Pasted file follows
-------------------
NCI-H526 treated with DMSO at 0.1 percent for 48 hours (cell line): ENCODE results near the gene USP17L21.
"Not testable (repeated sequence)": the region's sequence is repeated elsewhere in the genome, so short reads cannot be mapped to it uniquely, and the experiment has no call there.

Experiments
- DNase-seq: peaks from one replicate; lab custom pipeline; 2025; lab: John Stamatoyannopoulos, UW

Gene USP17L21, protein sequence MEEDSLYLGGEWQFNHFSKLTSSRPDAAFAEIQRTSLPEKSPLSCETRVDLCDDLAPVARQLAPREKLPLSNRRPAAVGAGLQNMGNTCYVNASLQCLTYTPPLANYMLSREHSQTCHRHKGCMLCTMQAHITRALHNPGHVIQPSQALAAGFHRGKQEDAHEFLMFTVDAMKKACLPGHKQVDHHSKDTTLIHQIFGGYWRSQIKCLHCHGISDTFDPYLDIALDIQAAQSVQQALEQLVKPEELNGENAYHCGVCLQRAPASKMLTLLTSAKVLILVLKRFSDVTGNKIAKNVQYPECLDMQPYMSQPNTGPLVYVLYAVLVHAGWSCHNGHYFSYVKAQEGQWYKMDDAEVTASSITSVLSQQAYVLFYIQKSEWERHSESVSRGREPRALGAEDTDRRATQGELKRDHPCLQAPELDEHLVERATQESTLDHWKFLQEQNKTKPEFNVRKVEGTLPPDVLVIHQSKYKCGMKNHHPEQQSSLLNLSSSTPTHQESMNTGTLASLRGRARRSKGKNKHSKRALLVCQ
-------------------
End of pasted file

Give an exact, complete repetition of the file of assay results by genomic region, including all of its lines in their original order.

NCI-H526 treated with DMSO at 0.1 percent for 48 hours (cell line): ENCODE results near the gene USP17L21.
"Not testable (repeated sequence)": the region's sequence is repeated elsewhere in the genome, so short reads cannot be mapped to it uniquely, and the experiment has no call there.

Experiments
- DNase-seq: peaks from one replicate; lab custom pipeline; 2025; lab: John Stamatoyannopoulos, UW

Gene USP17L21, protein sequence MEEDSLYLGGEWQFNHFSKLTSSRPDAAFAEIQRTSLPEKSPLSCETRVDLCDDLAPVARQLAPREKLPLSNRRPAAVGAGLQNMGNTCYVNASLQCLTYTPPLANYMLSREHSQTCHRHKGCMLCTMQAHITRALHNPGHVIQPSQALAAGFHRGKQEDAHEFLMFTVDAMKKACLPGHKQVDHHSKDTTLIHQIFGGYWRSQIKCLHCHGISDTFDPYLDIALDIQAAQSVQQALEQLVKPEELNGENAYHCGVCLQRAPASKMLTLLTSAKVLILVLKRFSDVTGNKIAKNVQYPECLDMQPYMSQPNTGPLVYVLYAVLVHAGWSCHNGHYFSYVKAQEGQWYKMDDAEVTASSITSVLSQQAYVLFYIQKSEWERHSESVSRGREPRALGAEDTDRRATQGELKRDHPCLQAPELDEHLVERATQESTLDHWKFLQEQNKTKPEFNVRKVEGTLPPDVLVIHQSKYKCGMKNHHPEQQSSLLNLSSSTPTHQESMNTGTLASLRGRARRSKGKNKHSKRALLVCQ